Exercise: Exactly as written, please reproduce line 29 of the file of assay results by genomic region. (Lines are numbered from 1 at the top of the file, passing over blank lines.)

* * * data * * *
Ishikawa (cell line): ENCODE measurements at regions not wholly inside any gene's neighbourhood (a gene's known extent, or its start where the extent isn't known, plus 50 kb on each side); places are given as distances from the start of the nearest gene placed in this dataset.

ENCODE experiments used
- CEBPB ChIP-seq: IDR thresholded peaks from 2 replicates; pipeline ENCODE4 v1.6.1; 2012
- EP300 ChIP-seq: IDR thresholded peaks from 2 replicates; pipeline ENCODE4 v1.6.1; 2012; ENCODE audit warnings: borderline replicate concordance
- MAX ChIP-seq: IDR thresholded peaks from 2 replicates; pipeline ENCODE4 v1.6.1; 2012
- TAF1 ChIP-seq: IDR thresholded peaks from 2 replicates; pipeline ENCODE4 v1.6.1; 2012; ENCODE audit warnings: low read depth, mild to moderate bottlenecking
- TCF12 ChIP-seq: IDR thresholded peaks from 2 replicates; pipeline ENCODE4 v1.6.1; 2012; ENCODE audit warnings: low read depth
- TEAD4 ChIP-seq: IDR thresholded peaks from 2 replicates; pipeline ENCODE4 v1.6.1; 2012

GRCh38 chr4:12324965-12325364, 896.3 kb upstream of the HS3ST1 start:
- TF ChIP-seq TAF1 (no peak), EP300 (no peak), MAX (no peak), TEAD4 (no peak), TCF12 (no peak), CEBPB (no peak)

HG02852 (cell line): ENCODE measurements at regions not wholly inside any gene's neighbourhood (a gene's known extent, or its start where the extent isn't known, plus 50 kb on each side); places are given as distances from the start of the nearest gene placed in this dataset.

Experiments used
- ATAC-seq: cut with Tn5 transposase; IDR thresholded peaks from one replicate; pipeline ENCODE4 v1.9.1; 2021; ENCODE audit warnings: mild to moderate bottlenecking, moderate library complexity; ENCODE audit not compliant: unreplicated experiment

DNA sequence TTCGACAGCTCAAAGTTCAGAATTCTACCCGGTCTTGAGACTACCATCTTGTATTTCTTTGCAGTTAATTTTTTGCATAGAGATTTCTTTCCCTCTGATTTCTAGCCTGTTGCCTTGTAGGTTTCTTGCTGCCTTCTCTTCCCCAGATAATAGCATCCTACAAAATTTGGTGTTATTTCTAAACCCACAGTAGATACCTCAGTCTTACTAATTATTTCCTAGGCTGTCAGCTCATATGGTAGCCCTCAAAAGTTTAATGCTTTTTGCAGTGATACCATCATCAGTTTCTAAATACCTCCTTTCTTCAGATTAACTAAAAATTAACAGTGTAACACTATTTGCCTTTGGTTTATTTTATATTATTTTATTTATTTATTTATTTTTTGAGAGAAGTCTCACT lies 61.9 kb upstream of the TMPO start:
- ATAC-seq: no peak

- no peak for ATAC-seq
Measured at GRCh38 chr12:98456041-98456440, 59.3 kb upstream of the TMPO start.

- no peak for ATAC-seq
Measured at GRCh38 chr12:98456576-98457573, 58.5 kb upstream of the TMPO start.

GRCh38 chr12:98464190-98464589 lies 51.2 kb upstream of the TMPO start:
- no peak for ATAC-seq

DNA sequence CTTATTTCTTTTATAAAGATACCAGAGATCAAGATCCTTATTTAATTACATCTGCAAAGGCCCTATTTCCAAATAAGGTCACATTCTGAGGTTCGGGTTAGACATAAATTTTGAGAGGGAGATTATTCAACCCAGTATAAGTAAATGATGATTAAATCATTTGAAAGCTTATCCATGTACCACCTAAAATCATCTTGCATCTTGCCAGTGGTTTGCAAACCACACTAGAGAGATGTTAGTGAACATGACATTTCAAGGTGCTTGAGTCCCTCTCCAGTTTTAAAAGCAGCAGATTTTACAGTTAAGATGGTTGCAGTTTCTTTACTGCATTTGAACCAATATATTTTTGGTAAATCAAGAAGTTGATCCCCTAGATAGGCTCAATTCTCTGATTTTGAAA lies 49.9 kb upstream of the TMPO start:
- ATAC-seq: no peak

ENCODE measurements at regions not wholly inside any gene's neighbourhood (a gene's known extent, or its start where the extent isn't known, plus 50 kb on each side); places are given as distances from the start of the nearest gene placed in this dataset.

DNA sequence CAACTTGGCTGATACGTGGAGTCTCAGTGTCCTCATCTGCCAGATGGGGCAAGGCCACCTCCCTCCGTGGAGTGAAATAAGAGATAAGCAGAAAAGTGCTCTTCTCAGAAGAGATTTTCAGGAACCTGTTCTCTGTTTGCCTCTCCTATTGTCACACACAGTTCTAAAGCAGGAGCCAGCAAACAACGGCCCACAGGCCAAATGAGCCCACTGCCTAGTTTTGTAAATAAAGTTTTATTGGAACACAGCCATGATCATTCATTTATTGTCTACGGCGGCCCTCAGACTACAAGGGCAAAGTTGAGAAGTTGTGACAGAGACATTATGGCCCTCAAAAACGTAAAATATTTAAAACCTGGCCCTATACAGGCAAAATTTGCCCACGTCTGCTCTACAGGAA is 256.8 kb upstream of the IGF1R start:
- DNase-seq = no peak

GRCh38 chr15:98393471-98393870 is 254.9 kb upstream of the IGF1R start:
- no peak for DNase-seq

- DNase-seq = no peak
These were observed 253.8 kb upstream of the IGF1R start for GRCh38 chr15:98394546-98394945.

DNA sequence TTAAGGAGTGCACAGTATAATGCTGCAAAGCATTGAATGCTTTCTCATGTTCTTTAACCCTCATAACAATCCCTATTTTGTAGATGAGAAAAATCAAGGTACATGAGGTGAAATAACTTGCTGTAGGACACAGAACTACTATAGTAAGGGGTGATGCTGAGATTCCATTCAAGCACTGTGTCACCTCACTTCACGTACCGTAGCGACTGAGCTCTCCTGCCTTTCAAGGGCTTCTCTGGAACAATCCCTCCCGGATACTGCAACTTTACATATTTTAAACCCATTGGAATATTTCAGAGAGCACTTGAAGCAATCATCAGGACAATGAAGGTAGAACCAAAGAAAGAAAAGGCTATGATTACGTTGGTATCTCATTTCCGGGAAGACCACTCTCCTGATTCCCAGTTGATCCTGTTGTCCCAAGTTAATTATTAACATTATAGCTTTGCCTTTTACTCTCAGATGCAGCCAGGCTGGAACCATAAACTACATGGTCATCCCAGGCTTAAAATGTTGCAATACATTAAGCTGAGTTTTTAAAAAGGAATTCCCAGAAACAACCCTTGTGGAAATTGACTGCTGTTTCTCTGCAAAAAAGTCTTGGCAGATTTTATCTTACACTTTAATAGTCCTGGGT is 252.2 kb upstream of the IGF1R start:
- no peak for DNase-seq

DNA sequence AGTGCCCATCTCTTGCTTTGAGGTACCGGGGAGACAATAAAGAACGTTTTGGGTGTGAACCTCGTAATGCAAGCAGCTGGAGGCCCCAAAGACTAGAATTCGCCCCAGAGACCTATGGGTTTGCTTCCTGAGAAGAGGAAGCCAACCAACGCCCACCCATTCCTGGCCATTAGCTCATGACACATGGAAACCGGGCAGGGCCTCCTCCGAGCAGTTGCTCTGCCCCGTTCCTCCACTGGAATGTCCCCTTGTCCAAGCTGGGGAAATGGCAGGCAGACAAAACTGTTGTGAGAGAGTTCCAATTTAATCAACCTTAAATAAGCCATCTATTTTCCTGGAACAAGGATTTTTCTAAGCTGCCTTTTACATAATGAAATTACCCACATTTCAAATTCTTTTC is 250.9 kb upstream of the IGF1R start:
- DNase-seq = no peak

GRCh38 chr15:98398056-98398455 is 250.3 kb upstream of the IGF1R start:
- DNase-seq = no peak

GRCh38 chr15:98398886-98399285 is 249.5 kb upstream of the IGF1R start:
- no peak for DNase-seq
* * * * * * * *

- DNase-seq = no peak